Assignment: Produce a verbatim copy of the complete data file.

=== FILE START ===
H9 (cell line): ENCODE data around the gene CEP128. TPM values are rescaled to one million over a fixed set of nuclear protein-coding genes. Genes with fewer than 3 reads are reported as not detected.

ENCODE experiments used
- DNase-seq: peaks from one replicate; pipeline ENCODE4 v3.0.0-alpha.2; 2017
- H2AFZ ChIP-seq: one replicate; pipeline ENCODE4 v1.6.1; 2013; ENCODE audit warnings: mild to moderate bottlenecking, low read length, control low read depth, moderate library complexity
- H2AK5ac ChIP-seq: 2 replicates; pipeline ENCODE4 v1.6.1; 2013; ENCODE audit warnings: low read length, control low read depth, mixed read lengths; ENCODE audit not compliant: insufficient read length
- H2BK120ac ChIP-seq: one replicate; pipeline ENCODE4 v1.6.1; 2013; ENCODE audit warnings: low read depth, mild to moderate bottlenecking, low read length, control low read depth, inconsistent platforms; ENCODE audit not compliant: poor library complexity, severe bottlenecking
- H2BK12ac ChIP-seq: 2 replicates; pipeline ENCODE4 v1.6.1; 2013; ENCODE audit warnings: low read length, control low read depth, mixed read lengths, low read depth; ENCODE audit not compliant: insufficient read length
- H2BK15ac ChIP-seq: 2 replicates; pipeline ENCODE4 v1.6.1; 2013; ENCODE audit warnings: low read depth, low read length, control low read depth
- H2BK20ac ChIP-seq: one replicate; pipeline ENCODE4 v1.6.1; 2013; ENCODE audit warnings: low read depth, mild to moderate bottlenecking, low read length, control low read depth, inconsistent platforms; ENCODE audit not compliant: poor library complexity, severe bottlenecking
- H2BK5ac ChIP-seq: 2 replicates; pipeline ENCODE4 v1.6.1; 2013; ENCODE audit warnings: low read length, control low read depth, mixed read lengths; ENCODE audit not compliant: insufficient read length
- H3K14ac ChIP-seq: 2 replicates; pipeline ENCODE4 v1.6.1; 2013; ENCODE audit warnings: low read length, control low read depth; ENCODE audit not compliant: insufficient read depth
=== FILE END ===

H9 (cell line): ENCODE data around the gene CEP128. TPM values are rescaled to one million over a fixed set of nuclear protein-coding genes. Genes with fewer than 3 reads are reported as not detected.

ENCODE experiments used
- DNase-seq: peaks from one replicate; pipeline ENCODE4 v3.0.0-alpha.2; 2017
- H2AFZ ChIP-seq: one replicate; pipeline ENCODE4 v1.6.1; 2013; ENCODE audit warnings: mild to moderate bottlenecking, low read length, control low read depth, moderate library complexity
- H2AK5ac ChIP-seq: 2 replicates; pipeline ENCODE4 v1.6.1; 2013; ENCODE audit warnings: low read length, control low read depth, mixed read lengths; ENCODE audit not compliant: insufficient read length
- H2BK120ac ChIP-seq: one replicate; pipeline ENCODE4 v1.6.1; 2013; ENCODE audit warnings: low read depth, mild to moderate bottlenecking, low read length, control low read depth, inconsistent platforms; ENCODE audit not compliant: poor library complexity, severe bottlenecking
- H2BK12ac ChIP-seq: 2 replicates; pipeline ENCODE4 v1.6.1; 2013; ENCODE audit warnings: low read length, control low read depth, mixed read lengths, low read depth; ENCODE audit not compliant: insufficient read length
- H2BK15ac ChIP-seq: 2 replicates; pipeline ENCODE4 v1.6.1; 2013; ENCODE audit warnings: low read depth, low read length, control low read depth
- H2BK20ac ChIP-seq: one replicate; pipeline ENCODE4 v1.6.1; 2013; ENCODE audit warnings: low read depth, mild to moderate bottlenecking, low read length, control low read depth, inconsistent platforms; ENCODE audit not compliant: poor library complexity, severe bottlenecking
- H2BK5ac ChIP-seq: 2 replicates; pipeline ENCODE4 v1.6.1; 2013; ENCODE audit warnings: low read length, control low read depth, mixed read lengths; ENCODE audit not compliant: insufficient read length
- H3K14ac ChIP-seq: 2 replicates; pipeline ENCODE4 v1.6.1; 2013; ENCODE audit warnings: low read length, control low read depth; ENCODE audit not compliant: insufficient read depth